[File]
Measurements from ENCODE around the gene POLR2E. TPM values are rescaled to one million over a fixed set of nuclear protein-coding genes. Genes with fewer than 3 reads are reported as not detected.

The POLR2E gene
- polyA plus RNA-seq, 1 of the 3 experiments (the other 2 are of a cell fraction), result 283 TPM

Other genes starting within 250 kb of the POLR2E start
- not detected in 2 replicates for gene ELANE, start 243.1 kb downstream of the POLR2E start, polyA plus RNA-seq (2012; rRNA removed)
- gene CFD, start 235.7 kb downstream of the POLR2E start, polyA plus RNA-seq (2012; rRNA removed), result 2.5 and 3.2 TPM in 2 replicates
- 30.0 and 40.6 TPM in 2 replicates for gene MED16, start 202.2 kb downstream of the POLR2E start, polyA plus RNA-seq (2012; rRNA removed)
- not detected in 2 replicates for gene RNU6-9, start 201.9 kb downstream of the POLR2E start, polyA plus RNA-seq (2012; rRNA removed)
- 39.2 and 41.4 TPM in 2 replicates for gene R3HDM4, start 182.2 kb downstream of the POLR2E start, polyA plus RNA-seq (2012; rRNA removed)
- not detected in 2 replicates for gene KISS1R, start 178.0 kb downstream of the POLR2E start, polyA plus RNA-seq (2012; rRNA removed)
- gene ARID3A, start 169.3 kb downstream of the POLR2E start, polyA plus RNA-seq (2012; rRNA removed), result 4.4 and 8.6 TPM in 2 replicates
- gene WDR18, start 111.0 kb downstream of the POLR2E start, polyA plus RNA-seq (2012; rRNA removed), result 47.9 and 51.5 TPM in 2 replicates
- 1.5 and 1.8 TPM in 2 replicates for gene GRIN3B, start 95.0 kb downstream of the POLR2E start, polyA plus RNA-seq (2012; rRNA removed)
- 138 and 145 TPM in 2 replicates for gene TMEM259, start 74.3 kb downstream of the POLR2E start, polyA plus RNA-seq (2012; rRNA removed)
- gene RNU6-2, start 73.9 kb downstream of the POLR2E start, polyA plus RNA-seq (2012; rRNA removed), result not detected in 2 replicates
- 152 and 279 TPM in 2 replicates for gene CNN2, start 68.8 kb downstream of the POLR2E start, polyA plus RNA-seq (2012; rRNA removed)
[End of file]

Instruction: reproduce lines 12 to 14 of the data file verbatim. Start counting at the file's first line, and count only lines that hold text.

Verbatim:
- gene WDR18, start 111.0 kb downstream of the POLR2E start, polyA plus RNA-seq (2012; rRNA removed), result 47.9 and 51.5 TPM in 2 replicates
- 1.5 and 1.8 TPM in 2 replicates for gene GRIN3B, start 95.0 kb downstream of the POLR2E start, polyA plus RNA-seq (2012; rRNA removed)
- 138 and 145 TPM in 2 replicates for gene TMEM259, start 74.3 kb downstream of the POLR2E start, polyA plus RNA-seq (2012; rRNA removed)